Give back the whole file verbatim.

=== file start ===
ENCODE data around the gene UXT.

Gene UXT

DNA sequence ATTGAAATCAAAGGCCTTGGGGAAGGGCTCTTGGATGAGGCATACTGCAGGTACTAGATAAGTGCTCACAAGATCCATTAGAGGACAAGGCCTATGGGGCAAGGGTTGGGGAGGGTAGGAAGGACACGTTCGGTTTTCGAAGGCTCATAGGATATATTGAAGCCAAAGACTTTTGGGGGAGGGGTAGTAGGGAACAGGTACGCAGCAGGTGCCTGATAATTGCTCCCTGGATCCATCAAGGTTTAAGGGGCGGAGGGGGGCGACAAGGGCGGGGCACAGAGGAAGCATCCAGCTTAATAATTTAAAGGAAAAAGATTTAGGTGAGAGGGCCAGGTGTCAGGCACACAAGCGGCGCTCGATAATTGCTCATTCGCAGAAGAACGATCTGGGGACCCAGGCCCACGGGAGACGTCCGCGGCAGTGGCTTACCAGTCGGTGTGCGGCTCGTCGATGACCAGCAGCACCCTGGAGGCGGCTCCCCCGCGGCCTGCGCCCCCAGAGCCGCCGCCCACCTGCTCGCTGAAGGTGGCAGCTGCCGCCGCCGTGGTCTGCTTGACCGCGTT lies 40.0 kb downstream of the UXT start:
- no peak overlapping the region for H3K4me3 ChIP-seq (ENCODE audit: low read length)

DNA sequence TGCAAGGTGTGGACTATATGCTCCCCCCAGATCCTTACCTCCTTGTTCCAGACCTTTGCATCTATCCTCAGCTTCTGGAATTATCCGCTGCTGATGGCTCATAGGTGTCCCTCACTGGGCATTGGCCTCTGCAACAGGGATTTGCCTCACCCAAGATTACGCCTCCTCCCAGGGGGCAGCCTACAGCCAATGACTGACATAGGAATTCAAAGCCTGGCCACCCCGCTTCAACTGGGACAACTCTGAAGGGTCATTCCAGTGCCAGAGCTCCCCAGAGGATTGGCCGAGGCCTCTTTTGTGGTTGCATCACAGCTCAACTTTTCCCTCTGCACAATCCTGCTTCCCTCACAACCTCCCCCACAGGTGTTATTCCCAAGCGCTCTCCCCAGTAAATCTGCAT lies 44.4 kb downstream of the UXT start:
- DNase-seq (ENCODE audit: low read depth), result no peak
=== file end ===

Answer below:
ENCODE data around the gene UXT.

Gene UXT

DNA sequence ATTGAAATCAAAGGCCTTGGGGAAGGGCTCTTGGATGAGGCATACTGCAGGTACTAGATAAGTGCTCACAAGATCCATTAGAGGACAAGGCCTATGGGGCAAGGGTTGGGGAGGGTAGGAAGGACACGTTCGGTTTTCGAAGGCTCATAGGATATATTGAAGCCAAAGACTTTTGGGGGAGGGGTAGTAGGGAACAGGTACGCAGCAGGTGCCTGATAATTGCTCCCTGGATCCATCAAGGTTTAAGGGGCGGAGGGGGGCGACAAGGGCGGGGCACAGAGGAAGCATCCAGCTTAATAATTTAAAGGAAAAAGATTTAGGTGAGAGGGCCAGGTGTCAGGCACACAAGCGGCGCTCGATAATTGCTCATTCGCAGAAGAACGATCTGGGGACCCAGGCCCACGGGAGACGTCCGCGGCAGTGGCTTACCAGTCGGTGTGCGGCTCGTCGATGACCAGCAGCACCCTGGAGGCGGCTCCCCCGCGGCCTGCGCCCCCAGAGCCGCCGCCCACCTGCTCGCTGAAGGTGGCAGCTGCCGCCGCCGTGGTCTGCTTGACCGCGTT lies 40.0 kb downstream of the UXT start:
- no peak overlapping the region for H3K4me3 ChIP-seq (ENCODE audit: low read length)

DNA sequence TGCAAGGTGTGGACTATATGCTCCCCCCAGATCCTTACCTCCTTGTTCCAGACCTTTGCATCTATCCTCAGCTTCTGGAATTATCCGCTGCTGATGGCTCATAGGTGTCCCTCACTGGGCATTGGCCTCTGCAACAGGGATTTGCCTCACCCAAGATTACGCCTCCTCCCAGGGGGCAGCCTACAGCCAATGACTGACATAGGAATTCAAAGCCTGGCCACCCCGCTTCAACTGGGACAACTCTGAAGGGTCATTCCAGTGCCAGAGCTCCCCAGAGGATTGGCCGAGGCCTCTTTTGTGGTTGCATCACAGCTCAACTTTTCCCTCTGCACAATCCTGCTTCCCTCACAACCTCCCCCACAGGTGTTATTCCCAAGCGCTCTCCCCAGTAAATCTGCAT lies 44.4 kb downstream of the UXT start:
- DNase-seq (ENCODE audit: low read depth), result no peak